Her role is to meet everyone and build a community where they can readily access resources in order to be successful with science communication training. Participants are encouraged to share their experiences as well, and if they find effective ways to communicate science, they are then able to bounce those ideas off practitioners and ask, “Have you tried this in your actual workshop? Does it work?”
Although Chloe is relatively new to the network, she appreciates their open commitment to inclusion and engagement. And much of what they stand for is clearly expressed in their community charter. They make sure that “all of the work they do is equitable, making sure that people are properly compensated, and making sure that the people that are represented come from diverse backgrounds.”
She believes that the future of this network is extremely bright, and hopes to find ways in which they can be even more inclusive and “help them maintain that core piece of their identity”.
Balancing Recruitment and Retention
As someone who has been doing diversity and equity work for years, Chloe has seen how the approach to recruiting BIPOC has changed over time. She talks about how early recruitment mainly focused on getting as many BIPOC into programs as possible, and that “there wasn’t a lot of thought around ‘once they’re here, what does that mean, and how we do support them, and how do we add value to them and their profession.”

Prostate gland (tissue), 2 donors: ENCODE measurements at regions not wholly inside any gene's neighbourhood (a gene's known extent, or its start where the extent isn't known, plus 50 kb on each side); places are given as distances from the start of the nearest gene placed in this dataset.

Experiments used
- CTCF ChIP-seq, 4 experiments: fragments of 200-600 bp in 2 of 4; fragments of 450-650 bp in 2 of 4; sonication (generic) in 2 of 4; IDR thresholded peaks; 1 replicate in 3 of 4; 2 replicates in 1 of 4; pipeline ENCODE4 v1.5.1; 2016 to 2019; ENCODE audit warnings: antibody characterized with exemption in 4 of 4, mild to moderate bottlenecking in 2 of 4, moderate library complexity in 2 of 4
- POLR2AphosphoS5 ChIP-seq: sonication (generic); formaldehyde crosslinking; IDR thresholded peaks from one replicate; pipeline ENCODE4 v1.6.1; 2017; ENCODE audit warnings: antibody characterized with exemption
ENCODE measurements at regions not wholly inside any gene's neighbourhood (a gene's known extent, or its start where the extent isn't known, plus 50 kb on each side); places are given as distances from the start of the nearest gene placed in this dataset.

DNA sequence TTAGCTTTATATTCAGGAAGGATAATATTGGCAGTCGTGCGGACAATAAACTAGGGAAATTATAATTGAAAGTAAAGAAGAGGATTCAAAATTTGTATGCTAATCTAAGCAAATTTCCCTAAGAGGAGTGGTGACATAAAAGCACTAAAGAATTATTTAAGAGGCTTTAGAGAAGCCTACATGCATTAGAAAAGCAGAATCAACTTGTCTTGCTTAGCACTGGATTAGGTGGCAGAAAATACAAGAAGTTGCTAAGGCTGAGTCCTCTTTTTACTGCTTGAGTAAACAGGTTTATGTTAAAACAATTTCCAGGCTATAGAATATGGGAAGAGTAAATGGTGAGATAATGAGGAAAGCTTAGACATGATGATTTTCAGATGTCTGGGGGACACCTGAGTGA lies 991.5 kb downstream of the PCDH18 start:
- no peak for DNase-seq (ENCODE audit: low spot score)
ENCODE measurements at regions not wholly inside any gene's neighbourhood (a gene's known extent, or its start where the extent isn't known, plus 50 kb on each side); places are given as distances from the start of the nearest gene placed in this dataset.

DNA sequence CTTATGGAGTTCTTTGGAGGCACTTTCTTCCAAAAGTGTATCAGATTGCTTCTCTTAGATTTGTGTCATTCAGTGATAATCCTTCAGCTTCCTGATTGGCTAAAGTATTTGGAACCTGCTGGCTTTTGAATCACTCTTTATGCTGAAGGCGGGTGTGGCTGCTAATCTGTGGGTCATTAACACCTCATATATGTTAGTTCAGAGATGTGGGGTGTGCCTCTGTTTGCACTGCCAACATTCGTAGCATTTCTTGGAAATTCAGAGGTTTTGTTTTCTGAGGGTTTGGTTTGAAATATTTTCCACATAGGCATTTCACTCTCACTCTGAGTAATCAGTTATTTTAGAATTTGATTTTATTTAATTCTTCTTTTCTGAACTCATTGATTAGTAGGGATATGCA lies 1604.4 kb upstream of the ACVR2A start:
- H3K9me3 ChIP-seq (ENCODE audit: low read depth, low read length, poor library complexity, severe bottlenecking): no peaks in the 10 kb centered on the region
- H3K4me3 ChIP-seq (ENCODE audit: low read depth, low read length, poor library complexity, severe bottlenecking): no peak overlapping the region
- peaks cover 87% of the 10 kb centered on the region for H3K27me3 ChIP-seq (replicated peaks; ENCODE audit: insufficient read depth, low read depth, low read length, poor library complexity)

Although recruitment is important, there are a lot of things that must be put in place to ensure that those who do want to join will be properly supported.
“At the SciComm Trainers Network, we’re thinking very intentionally about, before we even think about recruiting, ‘how can we actively engage the people of color who are already a part of our network, how can we make sure that it’s a space that is welcoming for them, how can we make sure that out of all the things they have on their list of things to do for any given day, that they’re willing to give the network an hour?”
Especially with the state of the world, and how often BIPOC are not adequately compensated for the work that they do (either DEI work or simply pay discrepancy), valuing each other’s time is extremely important. This is especially true when it comes to keeping BIPOC within these organizations. For Chloe, “thinking about what the value proposition is for these individuals especially has been at the top of my mind.”